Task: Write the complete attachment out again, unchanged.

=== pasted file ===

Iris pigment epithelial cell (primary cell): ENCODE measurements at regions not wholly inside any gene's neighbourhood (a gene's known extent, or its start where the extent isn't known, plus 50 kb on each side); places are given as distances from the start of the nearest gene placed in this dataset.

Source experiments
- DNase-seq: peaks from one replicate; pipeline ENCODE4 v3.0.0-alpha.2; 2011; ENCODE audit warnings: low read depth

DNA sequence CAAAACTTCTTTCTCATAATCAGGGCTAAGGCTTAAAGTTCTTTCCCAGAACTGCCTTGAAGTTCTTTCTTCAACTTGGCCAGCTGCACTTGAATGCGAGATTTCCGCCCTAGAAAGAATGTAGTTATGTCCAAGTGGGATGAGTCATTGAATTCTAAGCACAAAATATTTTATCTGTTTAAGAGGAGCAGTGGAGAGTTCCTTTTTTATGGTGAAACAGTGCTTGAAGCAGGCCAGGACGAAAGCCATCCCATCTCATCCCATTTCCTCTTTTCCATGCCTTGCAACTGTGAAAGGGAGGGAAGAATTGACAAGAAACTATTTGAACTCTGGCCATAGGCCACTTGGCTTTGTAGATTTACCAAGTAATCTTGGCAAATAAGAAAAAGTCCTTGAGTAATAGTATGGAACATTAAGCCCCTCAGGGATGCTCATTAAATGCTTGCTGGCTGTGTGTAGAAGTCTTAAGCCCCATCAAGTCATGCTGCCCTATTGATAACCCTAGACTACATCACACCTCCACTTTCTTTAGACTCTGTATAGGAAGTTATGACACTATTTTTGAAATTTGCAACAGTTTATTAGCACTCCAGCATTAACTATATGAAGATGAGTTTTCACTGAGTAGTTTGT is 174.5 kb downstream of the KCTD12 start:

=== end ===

Iris pigment epithelial cell (primary cell): ENCODE measurements at regions not wholly inside any gene's neighbourhood (a gene's known extent, or its start where the extent isn't known, plus 50 kb on each side); places are given as distances from the start of the nearest gene placed in this dataset.

Source experiments
- DNase-seq: peaks from one replicate; pipeline ENCODE4 v3.0.0-alpha.2; 2011; ENCODE audit warnings: low read depth

DNA sequence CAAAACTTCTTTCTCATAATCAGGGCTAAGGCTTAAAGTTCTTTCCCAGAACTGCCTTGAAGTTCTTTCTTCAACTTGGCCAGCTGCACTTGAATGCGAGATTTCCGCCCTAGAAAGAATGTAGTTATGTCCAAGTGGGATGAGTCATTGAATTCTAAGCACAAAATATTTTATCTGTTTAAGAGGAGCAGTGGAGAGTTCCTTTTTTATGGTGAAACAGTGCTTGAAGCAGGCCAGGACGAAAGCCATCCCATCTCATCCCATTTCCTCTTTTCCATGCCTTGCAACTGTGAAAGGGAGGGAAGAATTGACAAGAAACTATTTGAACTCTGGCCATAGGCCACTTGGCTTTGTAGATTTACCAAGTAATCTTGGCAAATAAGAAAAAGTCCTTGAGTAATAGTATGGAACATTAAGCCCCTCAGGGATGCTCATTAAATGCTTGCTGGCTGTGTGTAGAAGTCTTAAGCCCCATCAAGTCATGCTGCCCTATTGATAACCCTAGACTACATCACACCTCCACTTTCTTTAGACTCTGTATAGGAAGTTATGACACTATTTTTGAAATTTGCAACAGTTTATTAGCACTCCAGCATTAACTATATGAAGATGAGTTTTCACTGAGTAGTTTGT is 174.5 kb downstream of the KCTD12 start: